Daily Comment (September 6, 2022)

by Patrick Fearon-Hernandez, CFA, and Thomas Wash

[Posted: 9:30 AM EDT] | PDF

Our Comment today opens with an update on the Russia-Ukraine war, with a focus on Ukraine’s ongoing counteroffensive in the south of the country and the latest fallout for the world’s energy markets.  We next review a wide range of other international and U.S. developments with the potential to affect the financial markets today.

Russia-Ukraine:  Ukrainian forces continue to press their counteroffensive to retake the Russian-occupied city of Kherson in the country’s south, although their focus is still on degrading Russian logistics points and command centers with precision missile and artillery strikes rather than trying to seize large swaths of territory.  This carefully calibrated strategy appears to be working so far, although it’s still not clear how far it can take the Ukrainians.  In the meantime, Russian President Putin yesterday expressed his frustration with the war as he heaped praise on the ethnic Russian sympathizers who make up the forces raised in the Donbas provinces of Luhansk and Donetsk themselves, suggesting they were fighting better than Russia’s own forces.  At the same time, new reporting suggests the Russians are desperately seeking ways to import advanced computer chips to replenish their stockpiles of military equipment, after many more than anticipated have been destroyed in the war.

Global Oil Supply:  The Organization of the Petroleum Exporting Countries and its Russia-led partners yesterday agreed to cut their collective oil production by 100,000 barrels per day beginning next month, reversing an increase President Biden secured last month in a visit to Saudi Arabia.  Although the cut is small compared with the overall global scale of the oil market, it nevertheless represents a potent political statement that OPEC+ is willing to thwart U.S. preferences in order to buoy oil prices and push back against the West’s sanctions on Russia.

United Kingdom:  Over the long weekend, Foreign Minister Liz Truss was finally declared the winner of the race to succeed Boris Johnson as Conservative Party leader, setting her to become prime minister today.  After naming her cabinet, Truss’s first order of business will be to finalize a plan to shield households and businesses from a doubling of energy prices in October if current rules remain in place.

  • At a cost of almost £100 billion, the energy-price relief plan would freeze gas and electricity bills at the current typical annual cost of £1,971, while other measures would aim to protect businesses from catastrophic price rises.
  • The rest of Truss’s economic agenda focuses on tax cuts and deregulation aimed at unleashing more energy development and industrial investment.
  • In foreign policy, Truss has struck a tough position on Russia and vowed to stand up to Brussels in a row over post-Brexit trading arrangements in Northern Ireland.

Japan:  The yen’s recent weakness has accelerated sharply today, as the currency plunged 1.0% to a 24-year low of about 141.99 per dollar.  Traders ascribe today’s drop to an aggressive interest-rate hike by the Reserve Bank of Australia.  While the RBA and other major central banks hike interest rates to combat inflation, the Bank of Japan remains the outlier in its insistence on holding its policy extremely loose.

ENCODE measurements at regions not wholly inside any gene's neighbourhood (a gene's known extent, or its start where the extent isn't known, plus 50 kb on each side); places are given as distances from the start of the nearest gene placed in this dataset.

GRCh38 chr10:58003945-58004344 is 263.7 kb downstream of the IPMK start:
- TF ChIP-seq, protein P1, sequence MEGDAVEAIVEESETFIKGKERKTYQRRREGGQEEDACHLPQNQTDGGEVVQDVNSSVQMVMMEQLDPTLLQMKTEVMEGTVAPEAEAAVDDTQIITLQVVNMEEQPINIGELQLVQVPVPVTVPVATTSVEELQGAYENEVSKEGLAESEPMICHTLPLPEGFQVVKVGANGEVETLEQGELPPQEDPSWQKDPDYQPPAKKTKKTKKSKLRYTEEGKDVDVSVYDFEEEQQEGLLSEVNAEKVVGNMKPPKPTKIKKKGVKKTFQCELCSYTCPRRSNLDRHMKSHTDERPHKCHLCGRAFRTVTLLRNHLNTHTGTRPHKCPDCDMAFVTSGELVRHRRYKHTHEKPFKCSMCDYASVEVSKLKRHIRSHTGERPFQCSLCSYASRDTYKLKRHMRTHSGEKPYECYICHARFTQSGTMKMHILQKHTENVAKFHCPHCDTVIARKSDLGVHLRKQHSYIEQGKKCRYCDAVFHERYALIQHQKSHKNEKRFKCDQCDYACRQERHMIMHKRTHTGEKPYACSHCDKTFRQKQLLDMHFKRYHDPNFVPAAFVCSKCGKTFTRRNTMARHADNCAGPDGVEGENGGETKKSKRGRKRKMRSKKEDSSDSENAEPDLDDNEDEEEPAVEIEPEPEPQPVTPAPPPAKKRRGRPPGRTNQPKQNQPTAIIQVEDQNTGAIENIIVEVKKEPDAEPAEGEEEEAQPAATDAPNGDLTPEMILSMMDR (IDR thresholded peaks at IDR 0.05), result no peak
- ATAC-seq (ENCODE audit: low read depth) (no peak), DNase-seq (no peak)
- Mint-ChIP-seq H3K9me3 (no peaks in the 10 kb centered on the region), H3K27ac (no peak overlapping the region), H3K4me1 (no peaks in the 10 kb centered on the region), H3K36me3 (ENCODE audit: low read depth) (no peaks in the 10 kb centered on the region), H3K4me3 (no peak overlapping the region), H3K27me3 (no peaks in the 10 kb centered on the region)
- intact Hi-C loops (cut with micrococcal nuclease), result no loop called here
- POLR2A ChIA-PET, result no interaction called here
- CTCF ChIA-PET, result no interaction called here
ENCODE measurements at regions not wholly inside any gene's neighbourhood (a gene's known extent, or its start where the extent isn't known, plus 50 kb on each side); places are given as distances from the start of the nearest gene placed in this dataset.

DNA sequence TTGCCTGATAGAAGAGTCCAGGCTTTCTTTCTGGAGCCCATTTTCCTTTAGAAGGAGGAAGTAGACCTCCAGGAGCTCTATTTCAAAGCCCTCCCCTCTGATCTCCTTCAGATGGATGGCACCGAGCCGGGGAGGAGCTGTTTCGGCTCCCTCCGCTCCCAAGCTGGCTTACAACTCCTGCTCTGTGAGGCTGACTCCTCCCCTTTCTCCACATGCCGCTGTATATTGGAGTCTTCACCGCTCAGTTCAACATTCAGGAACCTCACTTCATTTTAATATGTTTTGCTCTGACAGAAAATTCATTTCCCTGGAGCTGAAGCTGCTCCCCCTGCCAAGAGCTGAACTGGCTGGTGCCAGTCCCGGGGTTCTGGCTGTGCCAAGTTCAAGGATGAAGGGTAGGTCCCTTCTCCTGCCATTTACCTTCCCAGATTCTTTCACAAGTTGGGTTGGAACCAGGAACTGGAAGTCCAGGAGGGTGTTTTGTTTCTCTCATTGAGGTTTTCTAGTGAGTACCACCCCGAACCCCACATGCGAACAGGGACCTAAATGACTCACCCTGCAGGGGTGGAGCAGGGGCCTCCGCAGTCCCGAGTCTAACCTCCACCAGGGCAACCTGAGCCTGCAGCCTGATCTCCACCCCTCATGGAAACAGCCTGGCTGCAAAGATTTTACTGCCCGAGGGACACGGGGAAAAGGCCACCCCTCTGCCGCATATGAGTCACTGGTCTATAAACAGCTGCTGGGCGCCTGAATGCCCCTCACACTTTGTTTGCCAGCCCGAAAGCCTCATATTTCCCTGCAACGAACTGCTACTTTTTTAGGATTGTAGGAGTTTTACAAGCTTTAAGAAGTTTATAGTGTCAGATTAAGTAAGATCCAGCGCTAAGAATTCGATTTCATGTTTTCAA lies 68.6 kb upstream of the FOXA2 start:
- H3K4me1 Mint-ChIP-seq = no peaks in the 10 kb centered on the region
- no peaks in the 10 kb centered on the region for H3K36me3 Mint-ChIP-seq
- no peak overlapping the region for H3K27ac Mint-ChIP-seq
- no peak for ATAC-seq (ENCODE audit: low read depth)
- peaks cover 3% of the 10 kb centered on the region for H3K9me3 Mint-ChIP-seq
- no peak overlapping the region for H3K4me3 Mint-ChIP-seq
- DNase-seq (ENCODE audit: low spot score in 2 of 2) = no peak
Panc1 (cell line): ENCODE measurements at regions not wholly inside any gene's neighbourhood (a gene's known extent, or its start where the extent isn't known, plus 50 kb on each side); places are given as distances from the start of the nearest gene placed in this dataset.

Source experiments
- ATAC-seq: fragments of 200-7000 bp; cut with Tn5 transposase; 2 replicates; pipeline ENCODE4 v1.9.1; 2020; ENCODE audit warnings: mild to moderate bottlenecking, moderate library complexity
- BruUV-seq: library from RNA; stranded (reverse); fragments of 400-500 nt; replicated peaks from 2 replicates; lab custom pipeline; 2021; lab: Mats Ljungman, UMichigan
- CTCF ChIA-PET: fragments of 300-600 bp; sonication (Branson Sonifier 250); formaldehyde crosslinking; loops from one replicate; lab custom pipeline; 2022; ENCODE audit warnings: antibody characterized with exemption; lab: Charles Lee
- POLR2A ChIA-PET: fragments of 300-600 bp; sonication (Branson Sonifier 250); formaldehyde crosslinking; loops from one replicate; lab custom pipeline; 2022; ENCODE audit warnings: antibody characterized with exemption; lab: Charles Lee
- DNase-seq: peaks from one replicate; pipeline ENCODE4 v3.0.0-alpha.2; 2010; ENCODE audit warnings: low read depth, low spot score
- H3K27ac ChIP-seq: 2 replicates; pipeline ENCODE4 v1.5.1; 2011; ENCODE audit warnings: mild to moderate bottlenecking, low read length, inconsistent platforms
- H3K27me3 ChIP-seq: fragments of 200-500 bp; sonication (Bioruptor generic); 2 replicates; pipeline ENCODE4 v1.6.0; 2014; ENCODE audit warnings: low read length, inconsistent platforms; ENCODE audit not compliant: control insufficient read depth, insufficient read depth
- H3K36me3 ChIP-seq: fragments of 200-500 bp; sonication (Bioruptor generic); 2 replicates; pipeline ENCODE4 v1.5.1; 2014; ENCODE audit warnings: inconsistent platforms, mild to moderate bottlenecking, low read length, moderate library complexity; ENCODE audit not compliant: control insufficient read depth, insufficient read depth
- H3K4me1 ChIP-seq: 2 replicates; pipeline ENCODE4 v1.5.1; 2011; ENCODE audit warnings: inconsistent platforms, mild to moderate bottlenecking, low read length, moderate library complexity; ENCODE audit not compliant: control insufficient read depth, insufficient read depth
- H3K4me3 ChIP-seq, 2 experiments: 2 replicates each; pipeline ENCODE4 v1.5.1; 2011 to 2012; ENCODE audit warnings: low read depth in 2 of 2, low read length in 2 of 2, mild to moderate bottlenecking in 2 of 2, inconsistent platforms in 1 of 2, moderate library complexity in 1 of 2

• Since the yen’s current weakening phase took hold in early 2021, the currency has lost approximately 26.9% of its value against the U.S. dollar.  The yen’s decline in 2022 to date now amounts to 19.8%
  • As long as the Fed and other major central banks are hiking rates and the BoJ is holding its policy steady, the yen will remain at risk of further depreciation.

China:  An earthquake rating 6.8 on the Richter scale struck the southwestern province of Sichuan today, killing dozens and injuring hundreds.  The quake will compound the economic challenges facing Sichuan as it continues to deal with a major heatwave, drought, energy shortages, and COVID-19 lockdowns.

Chile:  Over the weekend, voters overwhelmingly rejected the country’s proposed new leftist constitution, with 62% voting against the law and 38% voting in favor of it.  The result is likely to buoy Chilean stocks in the near term, although left-wing President Boric has vowed to make a new effort at re-writing the constitution.

U.S. Bond Market:  According to Fitch Ratings, defaults on leveraged loans to below-investment-grade companies spiked to $6 billion in August, reaching their highest level since the midst of the pandemic in October 2020.  Since interest rates on the loans typically fluctuate with the market, the spike in defaults suggests that the Fed’s rate-hiking crusade is beginning to have a noticeable negative effect on junk issuers.  As the Fed continues to hike rates, we remain concerned that it will spark a bigger and broader bout of defaults among junk issuers.

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